Happy Ware Mutiny Day!

Questions and discussions about the town's past

Happy Ware Mutiny Day!

Postby mb1 » Sat 15 Nov 2014 8:39 am

Today in 1647 some regiments of Cromwell's army mutinied at Corkbush Field which, in those days, was considered part of Ware - it's now Cockbush Avenue just off the Ware Road in Hertford.

You can read about it here: http://www.ourhertfordandware.org.uk/pa ... ?path=0p4p

Cromwell suppressed the mutiny and the army's demands for universal male suffrage; regular elections; an elected head of State - all non-controversial ideas these days but revolutionary back then. So instead of becoming part of a British democratic revolution, they became part of the US constitution - many of the political radicals fled to New England after the Restoration of the monarchy.

This was a well-known part of the civil wars of the 1640s, yet certainly wasn't taught to me in school. I delivered papers on Cockbush Avenue and adjoining streets blissfully unaware of the historic nature of the place.
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Re: Happy Ware Mutiny Day!

Postby Scouter » Sat 15 Nov 2014 8:42 pm

They formed into a great rock band ;) Fairfax, King and Lilbourne feature in close by road names which I've assumed is no coincidence.
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Re: Happy Ware Mutiny Day!

Postby John_D » Sun 16 Nov 2014 9:58 am

I was aware of this some 30 odd years ago when I did some research on Ware's past.
Another interesting fact I came across was the report of Cromwell's army camping
on 'Ware Common' for several weeks. During the building of Wodson Park, I metal detected
the field and found quite a few small metal artefacts from the period, including two small
silver coins of Charles I, both defaced with a small triangular piercing through the crown
on the King's portrait, so fairly sure that area was the 'Ware Common' mentioned. :geek:
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Re: Happy Ware Mutiny Day!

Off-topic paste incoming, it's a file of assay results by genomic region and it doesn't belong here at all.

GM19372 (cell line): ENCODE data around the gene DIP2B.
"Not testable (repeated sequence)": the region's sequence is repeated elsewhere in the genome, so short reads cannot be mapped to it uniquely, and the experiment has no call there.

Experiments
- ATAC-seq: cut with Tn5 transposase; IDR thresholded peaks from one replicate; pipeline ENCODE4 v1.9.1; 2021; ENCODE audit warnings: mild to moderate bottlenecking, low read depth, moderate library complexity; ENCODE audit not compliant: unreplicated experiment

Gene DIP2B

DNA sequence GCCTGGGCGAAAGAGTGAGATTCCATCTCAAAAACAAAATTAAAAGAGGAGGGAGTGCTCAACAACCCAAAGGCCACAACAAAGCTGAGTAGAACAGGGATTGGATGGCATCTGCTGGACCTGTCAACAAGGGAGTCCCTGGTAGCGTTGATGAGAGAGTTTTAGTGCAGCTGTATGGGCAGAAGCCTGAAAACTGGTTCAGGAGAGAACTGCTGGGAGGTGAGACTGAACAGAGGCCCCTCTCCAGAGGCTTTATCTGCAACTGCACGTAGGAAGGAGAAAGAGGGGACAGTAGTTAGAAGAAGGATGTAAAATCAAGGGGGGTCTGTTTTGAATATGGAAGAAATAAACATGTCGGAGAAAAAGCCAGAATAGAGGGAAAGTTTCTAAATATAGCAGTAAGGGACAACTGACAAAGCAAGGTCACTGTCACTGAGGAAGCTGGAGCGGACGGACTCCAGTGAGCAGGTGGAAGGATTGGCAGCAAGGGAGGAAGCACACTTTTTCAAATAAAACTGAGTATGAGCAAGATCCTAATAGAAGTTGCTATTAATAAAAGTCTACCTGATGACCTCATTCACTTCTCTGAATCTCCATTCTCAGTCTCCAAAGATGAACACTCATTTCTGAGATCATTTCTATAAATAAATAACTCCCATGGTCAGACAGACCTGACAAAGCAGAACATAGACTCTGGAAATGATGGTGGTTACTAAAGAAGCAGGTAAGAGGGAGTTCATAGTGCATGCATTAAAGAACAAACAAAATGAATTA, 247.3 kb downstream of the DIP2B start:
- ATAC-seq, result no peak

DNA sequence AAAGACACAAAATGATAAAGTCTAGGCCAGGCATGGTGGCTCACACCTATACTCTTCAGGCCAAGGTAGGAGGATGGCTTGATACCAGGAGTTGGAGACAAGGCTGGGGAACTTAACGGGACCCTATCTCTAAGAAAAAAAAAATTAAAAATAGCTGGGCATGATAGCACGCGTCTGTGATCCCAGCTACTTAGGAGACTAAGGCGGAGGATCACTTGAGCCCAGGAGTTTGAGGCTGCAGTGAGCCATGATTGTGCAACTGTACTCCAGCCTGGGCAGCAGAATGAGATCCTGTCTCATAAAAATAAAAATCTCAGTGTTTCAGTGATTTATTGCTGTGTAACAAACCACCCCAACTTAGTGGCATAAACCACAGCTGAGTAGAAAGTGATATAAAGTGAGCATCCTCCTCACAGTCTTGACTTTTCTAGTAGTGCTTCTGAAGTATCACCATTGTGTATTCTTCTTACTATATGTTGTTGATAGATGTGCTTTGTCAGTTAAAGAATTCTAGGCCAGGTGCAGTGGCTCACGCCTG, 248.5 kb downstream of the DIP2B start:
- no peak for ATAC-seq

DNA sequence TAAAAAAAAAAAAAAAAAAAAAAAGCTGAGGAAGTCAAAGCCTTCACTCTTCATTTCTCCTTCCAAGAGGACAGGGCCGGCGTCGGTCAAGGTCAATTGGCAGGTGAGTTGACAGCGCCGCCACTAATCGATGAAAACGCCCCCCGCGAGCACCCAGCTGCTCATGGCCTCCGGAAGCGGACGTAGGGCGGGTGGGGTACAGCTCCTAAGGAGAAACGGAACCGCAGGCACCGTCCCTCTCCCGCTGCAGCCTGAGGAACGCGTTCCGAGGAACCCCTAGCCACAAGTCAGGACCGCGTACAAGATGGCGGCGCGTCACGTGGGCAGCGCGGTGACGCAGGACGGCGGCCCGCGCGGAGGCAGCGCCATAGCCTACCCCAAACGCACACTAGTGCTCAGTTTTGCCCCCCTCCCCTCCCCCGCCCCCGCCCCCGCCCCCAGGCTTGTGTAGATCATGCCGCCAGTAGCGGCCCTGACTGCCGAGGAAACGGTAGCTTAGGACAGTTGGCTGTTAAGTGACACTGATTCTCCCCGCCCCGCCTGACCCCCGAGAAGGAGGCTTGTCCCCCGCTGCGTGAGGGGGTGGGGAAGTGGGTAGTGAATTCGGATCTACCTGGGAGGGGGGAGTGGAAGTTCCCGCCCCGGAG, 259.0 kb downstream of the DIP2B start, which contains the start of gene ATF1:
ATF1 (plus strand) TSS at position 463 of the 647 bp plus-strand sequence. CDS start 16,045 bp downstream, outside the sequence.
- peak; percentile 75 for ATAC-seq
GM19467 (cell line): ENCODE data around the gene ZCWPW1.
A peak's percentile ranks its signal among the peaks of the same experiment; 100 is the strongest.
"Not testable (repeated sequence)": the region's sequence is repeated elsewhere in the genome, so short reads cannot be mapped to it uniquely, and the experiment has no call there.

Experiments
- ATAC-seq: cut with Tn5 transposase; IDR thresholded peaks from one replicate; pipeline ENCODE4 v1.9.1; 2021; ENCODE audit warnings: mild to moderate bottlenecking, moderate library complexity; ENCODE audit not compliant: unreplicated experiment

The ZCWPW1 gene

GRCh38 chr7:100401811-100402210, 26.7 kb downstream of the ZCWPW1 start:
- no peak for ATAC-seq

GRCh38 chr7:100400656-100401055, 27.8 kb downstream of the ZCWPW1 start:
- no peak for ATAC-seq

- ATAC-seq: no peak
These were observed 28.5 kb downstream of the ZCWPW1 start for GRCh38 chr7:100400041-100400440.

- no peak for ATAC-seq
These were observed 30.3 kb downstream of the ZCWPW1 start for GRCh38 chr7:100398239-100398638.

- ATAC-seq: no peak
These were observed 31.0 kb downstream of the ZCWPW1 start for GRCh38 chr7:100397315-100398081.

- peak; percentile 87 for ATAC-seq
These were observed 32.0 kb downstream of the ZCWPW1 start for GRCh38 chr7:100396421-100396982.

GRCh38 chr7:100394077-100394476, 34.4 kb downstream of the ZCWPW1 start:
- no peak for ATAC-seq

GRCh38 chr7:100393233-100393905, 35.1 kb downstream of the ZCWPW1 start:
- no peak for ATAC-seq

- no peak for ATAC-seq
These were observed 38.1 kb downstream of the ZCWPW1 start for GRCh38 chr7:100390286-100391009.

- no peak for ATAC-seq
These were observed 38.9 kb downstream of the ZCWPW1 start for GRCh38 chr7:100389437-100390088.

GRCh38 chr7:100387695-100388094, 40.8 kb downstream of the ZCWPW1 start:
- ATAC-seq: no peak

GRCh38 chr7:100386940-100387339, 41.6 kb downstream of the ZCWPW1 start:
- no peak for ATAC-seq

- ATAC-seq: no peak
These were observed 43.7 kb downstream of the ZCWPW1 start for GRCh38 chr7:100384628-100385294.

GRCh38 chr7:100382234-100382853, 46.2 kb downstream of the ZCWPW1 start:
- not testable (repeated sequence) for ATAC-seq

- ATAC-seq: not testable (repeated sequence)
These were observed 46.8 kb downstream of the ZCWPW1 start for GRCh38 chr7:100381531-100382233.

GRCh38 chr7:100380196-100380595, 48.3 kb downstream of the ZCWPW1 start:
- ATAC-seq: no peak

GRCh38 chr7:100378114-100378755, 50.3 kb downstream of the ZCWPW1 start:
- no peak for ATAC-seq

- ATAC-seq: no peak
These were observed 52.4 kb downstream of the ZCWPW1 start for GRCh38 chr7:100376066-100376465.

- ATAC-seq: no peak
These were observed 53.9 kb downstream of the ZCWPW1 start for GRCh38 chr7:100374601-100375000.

Postby mb1 » Sun 16 Nov 2014 10:17 am

Thanks fo rthat bit of info, I hadn't heard that! This forum can be really good for things like this.
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Re: Happy Ware Mutiny Day!

Postby Scouter » Sun 16 Nov 2014 7:46 pm

Wasn't there also a building demolished in Star Street that was supposed to have garrisoned some Roundheads?
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Re: Happy Ware Mutiny Day!

Postby mb1 » Sun 16 Nov 2014 8:37 pm

It's entirely likely that Parliament billeted soldiers in Ware which was sympathetic to radical political and religious ideas at the time. The Hertfordshire militia was part of Parliament's army from the beginning of the Civil Wars.
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Re: Happy Ware Mutiny Day!

Postby IGS » Sun 16 Nov 2014 9:02 pm

Is there a more reliable site than wikipedia? I've seen too many errors for my liking:

http://en.m.wikipedia.org/wiki/Ware_Mutiny

Can anyone find a map of the area for the time?
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Re: Happy Ware Mutiny Day!

Postby Andy B » Tue 18 Nov 2014 3:13 am

Soldiers were billeted in Dolphin House which is now Dolphin House Surgery theres a notice on the wall in the waiting room with some details about the building. I'm unsure what period that was though.
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Re: Happy Ware Mutiny Day!

Postby Andrew » Tue 18 Nov 2014 12:15 pm

I wonder if the building referred to is what was known as Albany's Corn Stores which were demolished about 1960. Nikolaus Pevsner, the architectural historian described it as 'the most interesting building in Ware'. He dated it to the C17th - 'such large commercial premises of so early a date are rare indeed' This would be ideal for billeting soldiers.

http://books.google.co.uk/books?id=v9nm4_WewXQC&pg=PA380&lpg=PA380&dq=albany%27s+corn+stores+ware&source=bl&ots=kvaZan9JJ8&sig=qbISijMnd_ZQcM5xJ20JM0Pu4MA&hl=en&sa=X&ei=6zdrVN3uJMn1arLmgsAC&ved=0CCMQ6AEwAA#v=onepage&q=albany%27s%20corn%20stores%20ware&f=false

What a shame it was demolished.
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Re: Happy Ware Mutiny Day!

Postby Andrew » Tue 18 Nov 2014 12:18 pm

IGS wrote:Is there a more reliable site than wikipedia? I've seen too many errors for my liking:

http://en.m.wikipedia.org/wiki/Ware_Mutiny

Can anyone find a map of the area for the time?


There is a map on page 50 of Alan Thomson's book 'The Ware Mutiny, 1647'. It is based on an eighteenth century map and the route of the road may have changed, but the layout of the fields and buildings wiould have been very similar.
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